BY KYLIE WINKWORTH
The Legislative Council’s long-running Inquiry into Museums and Galleries in NSW wrapped up, recommending that the government not proceed with the controversial relocation of the Powerhouse Museum (PHM). Instead the Powerhouse should be restored to its former glory, and the government should build a new cultural institution in Parramatta.
The two-and-half-year inquiry, one of the longest in Parliamentary history, received nearly 250 submissions that were overwhelmingly in support of keeping the Powerhouse Museum in Ultimo and developing a new museum in Parramatta.
The Report’s conclusions and six recommendations were the only ones that could be drawn from the expert submissions, evidence and analysis of the secret business case papers that the Government tried to hide from public scrutiny.
The final Inquiry Report lays bare the twists and turns in the government’s plans and rationale for the relocation of the Powerhouse.
Chair of the Inquiry Robert Borsak identified the confusing public narratives about what the move will actually achieve, what will be built in Parramatta and what will occur with the Ultimo site.
With the dry understatement that has characterised his chairmanship, he noted that, “It has been extremely challenging for this committee to ascertain what the true driving forces and reasons behind this policy decision are”. Indeed.
Flimsy, confected and unsubstantiated case
Committee members deserve a medal for wading through the 4,500 pages of documents that reveal the flimsy, confected and unsubstantiated case for “moving” the PHM.
Reading all the business case papers was more than the President of the Museum of Applied Arts and Sciences (MAAS) Trust could manage. In evidence to the Inquiry last November, Professor Glover seemed confused about the massive 68-storey tower planned for the Parramatta museum site.
He was also wrong about the government’s plans to shrink the Powerhouse, suggesting that the Parramatta museum would be bigger. In fact, the new museum at Parramatta would be just 21,200m2, which is half the size of the Powerhouse Museum at Ultimo.
And the new museum’s exhibition space would also be only half the size of the Powerhouse, raising doubts about how many of the PHM’s priceless transport and engineering objects would actually be displayed at Parramatta.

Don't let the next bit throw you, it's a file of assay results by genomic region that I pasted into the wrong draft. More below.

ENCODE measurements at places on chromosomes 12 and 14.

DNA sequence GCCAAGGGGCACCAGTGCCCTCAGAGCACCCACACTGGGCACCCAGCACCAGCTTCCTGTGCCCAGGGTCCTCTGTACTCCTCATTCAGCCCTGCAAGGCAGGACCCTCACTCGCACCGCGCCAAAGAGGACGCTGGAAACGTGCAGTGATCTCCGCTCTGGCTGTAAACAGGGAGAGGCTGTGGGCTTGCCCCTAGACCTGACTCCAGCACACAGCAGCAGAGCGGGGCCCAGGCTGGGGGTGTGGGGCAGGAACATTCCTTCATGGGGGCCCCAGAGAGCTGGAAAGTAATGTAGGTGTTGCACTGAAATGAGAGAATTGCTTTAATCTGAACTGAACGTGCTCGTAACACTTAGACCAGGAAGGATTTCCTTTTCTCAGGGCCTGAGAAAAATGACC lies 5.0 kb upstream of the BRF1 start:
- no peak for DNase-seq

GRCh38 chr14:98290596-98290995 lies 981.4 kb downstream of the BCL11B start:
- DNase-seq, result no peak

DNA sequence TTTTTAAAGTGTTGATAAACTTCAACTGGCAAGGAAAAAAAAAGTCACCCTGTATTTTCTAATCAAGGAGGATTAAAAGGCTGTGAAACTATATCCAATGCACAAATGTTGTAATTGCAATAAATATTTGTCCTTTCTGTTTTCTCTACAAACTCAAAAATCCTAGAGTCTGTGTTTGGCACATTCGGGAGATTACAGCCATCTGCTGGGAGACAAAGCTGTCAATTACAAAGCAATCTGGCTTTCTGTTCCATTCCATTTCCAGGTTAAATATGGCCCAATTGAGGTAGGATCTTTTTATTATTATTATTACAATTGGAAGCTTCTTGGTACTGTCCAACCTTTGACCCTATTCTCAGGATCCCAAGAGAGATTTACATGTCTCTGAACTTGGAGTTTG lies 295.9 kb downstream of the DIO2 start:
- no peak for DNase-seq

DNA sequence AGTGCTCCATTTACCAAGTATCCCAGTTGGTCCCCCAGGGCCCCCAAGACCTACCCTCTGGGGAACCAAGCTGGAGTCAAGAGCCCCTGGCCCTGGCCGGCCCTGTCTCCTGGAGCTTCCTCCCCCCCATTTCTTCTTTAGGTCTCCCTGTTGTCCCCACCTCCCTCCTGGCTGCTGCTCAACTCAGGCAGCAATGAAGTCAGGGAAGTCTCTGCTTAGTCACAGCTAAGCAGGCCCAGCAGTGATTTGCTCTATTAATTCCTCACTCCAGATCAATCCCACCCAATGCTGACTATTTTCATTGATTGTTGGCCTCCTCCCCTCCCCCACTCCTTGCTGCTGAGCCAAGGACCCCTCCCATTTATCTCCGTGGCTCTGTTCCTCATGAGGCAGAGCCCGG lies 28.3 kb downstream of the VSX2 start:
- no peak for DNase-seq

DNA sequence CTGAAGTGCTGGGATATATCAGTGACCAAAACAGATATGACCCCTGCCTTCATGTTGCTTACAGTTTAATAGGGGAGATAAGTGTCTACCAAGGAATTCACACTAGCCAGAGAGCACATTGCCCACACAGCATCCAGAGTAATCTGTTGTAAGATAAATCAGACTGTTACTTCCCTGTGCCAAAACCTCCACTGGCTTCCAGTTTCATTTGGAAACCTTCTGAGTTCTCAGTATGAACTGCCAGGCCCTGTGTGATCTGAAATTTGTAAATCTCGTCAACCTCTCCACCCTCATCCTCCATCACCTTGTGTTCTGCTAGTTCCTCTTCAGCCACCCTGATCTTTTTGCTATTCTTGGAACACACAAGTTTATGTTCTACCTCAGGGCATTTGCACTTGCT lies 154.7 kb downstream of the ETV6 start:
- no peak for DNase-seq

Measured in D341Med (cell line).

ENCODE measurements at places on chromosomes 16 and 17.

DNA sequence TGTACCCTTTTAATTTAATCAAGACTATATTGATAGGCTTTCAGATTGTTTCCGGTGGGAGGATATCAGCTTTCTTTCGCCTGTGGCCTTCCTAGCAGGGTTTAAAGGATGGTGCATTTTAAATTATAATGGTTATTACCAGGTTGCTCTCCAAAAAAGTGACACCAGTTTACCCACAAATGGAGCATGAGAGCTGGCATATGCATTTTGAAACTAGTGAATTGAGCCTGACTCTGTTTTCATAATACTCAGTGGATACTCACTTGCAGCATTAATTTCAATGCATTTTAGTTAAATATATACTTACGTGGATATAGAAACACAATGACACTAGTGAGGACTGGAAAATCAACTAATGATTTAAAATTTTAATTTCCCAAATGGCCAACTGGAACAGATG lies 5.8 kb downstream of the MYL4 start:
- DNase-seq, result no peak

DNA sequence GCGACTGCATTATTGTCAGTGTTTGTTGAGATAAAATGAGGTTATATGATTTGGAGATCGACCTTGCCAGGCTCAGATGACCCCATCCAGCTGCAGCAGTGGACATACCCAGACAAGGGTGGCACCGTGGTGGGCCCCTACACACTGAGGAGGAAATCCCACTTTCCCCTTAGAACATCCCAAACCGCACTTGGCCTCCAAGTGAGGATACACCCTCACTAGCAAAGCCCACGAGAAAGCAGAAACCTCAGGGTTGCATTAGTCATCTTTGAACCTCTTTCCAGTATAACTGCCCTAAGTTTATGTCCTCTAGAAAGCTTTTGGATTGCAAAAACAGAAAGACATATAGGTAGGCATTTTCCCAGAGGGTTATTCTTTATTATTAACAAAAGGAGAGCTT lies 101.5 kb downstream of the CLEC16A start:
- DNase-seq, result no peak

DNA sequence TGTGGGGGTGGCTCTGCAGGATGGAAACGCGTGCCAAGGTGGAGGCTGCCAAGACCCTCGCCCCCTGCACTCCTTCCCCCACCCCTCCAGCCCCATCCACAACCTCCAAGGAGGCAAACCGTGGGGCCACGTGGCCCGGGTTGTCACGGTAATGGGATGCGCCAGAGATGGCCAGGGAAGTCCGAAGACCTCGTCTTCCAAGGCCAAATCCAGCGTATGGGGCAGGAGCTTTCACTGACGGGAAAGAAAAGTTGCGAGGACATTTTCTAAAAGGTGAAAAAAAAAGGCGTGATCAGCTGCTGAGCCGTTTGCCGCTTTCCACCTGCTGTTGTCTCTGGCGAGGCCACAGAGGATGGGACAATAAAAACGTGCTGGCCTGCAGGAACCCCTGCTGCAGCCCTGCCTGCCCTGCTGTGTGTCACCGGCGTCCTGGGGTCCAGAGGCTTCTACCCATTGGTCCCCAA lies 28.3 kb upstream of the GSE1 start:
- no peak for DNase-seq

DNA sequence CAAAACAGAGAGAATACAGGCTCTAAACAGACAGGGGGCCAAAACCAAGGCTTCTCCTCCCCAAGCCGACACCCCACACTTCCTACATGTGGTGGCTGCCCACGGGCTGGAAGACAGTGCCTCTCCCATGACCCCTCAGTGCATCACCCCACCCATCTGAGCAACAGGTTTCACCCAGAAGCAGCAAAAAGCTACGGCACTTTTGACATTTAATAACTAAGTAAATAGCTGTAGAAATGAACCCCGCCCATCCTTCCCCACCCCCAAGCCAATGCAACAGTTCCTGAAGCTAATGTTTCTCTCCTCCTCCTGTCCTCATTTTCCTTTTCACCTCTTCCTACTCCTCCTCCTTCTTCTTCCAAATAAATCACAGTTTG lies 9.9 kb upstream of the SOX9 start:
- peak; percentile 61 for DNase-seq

The Inquiry probed the failure of the MAAS Trust to defend the interests of the museum and the NSW community against the NSW government’s naked grab for the museum’s assets.
Dr Nick Pappas, former president of the MAAS Trust, explained the board’s obligation to protect the museum’s long-term interests for the people of NSW. A statutory trust is not a vehicle for government intervention or influence. The museum’s board has responsibility for the control and management of the museum’s property and the long-term oversight of the museum’s interests. Regrettably, as he told the Inquiry, “we have watched as the Trust has instead become a meek, obsequious, even fawning vassal of government and of property developers.”
Dr Pappas criticised the Trust’s failure to interrogate the business case for the museum’s move, and the appointment of new trustees to a board now dominated by property interests and advocates for the destruction of the museum.
“Nothing betrays the government’s cynical view of the Trust’s role than these controversial and, I would say, brazen appointments. In my view the government could not have acted with more disdain towards the Powerhouse’s legacy and its place in the cultural landscape of Sydney.”
A tawdry side-show
One of the Inquiry’s most important recommendations is to establish a Select Committee on governance in the arts and culture.
More devastating disclosures of governance and management failures at the Powerhouse came with the release of transcripts of in camera evidence to the Inquiry. Witness B described a senior management dominated by careerists from art museums, with little understanding of the collection or interest in the PHM’s core family audience.
Witness C revealed more about the failed fashion ball and the drunken antics of senior museum staff at the after-party in the director’s office. The ball cost $388,000 and raised just $78,000. Taxpayers covered the shortfall of $215,000.
This is more than just a tawdry side-show. The government’s business case for the Parramatta museum expects the same management team that ran the fashion ball at a huge loss to raise significant sponsorship to finance the new museum.
In the year no expense was spared on the fashion ball, MAAS posted a $15m deficit. Important objects were moved out of the Powerhouse to make way for the ball. Last year the museum spent more on decorations for the fashion ball than on acquisitions for the collection. Does this sound like an organisation fit to manage a $1.5b museum project?